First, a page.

‘Gotham’ Reference Guide 3×12: Beware the Birthday Boy

Robin Lord Taylor as Oswald Cobblepot.

Robin Lord Taylor as Oswald Cobblepot. Jeff Neumann/FOX

Let’s do a quick recap of the year Gotham City has been having, shall we? At the beginning of the year, a literal busload of freakish monsters were unleashed upon the city, led by notorious walking wig Fish Mooney, who used her newfound telekinesis and army of sideshow beasts to wage war on society. Meanwhile, in a whirlwind of public terror and confusion, a noted murderer and former insane asylum patient was elected Mayor, alongside his Chief of Staff who is great at puzzles but significantly less great at keeping his identical girlfriends alive. Over at the GCPD, the Police Commissioner was driven insane by a mentally ill Lewis Carroll enthusiast, who frequently tried to spike the city’s water supply with his sister’s magic poison blood in an attempt to transform Gotham City into a way less sexy but somehow more dirt-filled Burning Man festival.

Yeah, folks, the “numbers” are in and it’s pretty obvious…this was a GREAT year for Gotham City.

At least, that’s what we’re led to believe in Gotham‘s mid-season premiere, appropriated titled “Ghosts,” which was such a slice of prime bonkers Gotham from writer Danny Cannon and director Eagle Egilsson that to spring it on me after so many Gotham-less months was a straight up assault to my senses. Like swapping needles with Alice Tetch, or going hat shopping with Nathaniel Barnes. We’re told–not shown, because how could you possibly justify this?–that Gotham City under Mayor Cobblepot is straight thriving; jobs are up, crime is down, and no one has attempted to firebomb the local nunnery in a record 16 hours. Even better: Thanks to Oswald’s new, Eddie-replacing Chief of Staff, Tarquin Doesn’tGetALastNameSpoilersHeDies, the Mayor is set for an exclusive sit-down with popular TV host Margaret Hearst.

The problem, of course, is that the dead are popping up all over Gotham City, which doesn’t work wonders for morale. For Oswald, this means his dead father, Elijah Van Dahl, is haunting the halls of his mansion in a nightgown, spouting cryptic messages, much like the time I did mushrooms with Netflix’s Pee-wee’s Big Holiday playing in the background. That night, much like this episode, resulted in terror, delusion and an unfortunate death by golf trophy.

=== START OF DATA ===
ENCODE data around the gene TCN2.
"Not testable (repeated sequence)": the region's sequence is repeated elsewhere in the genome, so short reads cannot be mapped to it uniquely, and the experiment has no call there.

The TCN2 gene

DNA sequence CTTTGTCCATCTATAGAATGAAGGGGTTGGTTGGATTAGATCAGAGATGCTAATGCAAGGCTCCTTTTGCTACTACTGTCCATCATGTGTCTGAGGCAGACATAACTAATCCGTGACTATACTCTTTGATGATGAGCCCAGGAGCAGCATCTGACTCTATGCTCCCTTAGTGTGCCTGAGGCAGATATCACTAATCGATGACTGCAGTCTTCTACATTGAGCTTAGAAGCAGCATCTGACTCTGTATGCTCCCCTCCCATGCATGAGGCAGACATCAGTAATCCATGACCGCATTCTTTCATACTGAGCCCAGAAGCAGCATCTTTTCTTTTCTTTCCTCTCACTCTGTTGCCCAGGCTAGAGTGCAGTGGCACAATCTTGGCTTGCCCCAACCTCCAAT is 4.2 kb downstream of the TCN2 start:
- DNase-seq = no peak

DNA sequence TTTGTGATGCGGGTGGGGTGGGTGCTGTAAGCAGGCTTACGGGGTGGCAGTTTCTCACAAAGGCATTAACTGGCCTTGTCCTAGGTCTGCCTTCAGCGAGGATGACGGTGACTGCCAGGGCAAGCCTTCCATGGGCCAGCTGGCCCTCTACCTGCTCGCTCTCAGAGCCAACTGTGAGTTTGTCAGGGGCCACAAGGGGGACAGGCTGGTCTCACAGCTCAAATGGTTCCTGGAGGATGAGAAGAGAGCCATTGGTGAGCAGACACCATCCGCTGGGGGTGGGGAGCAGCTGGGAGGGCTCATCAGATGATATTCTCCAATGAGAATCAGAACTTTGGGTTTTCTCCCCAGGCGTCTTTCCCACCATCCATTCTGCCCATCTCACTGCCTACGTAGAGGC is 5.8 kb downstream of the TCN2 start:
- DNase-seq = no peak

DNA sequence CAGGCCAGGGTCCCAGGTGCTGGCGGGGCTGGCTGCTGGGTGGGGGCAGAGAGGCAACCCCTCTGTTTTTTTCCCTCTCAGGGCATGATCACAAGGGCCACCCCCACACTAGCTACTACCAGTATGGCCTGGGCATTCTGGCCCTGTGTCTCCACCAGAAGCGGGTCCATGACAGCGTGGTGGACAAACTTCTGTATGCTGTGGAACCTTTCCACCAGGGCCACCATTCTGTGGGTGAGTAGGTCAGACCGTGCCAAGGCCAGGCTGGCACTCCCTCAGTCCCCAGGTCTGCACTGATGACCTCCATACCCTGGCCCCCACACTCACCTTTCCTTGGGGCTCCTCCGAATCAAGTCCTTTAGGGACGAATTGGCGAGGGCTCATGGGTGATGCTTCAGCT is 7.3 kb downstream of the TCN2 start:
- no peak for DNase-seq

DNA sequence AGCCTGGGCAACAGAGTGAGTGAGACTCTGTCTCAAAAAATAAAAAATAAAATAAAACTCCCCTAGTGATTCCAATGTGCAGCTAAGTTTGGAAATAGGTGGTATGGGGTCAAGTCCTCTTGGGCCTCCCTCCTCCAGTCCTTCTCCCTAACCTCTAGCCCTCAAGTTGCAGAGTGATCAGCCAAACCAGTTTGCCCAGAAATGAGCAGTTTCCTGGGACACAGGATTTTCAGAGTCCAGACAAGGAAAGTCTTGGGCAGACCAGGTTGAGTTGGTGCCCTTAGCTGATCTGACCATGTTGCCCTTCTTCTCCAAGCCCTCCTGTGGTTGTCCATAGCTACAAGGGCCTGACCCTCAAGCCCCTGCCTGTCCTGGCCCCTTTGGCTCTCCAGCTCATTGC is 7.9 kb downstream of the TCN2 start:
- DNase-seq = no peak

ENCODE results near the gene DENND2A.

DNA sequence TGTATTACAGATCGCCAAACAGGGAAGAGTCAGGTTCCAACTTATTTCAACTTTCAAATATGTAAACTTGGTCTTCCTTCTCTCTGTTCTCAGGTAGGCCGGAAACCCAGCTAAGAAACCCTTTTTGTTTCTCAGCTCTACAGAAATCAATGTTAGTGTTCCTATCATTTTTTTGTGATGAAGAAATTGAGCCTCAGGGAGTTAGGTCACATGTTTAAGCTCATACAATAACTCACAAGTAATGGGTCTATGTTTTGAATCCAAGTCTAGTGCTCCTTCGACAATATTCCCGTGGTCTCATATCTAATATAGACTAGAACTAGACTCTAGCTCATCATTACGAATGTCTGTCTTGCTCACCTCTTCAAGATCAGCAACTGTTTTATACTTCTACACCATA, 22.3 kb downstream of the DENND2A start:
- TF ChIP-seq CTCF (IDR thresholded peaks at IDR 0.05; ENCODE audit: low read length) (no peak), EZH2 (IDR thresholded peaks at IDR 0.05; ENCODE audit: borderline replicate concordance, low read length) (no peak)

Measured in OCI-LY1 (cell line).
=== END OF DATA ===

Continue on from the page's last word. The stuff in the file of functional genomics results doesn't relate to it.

As for good old Jim Gordon, we find America’s favorite sentient jawline similarly chasing the dead. First, to Mario Falcone’s funeral, where John Doman’s hat game remains on-point AF:

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Then, right into the mysterious case of Melanie Blake, a stabbing victim who was found walking the train tracks days after her own murder, burnt to an electric crisp. Jim and Harvey Bullock, crack detectives, follow the leads to the city morgue, and a shady mortician named Dwight Pollard, played by Hollywood’s go-to weasel-faced creepy man David Dastmalchian. Two key things to keep in mind here:

1) In the middle of the investigation, in accordance with “the natural law,” Carmine Falcone puts a hit out on Jim Gordon. This little subplot is hilarious for numerous reasons, which I will now list in a sub-list of this already-in-motion list. 1A) The fact that the hit ends because Leslie Thompkins just straight up changes her mind, that fickle minx. 1B) The fact that the reason Leslie changes her mind is because she visits Nathaniel Barnes in Arkham, and realizes that instead of misunderstood he’s actually legit banana-balls insane, much like Mario would have been eventually. 1C) The fact that Victor Zsaaz threatens Jim by saying, “You won’t see me coming, and you won’t feel a thing,” but then actually just does this: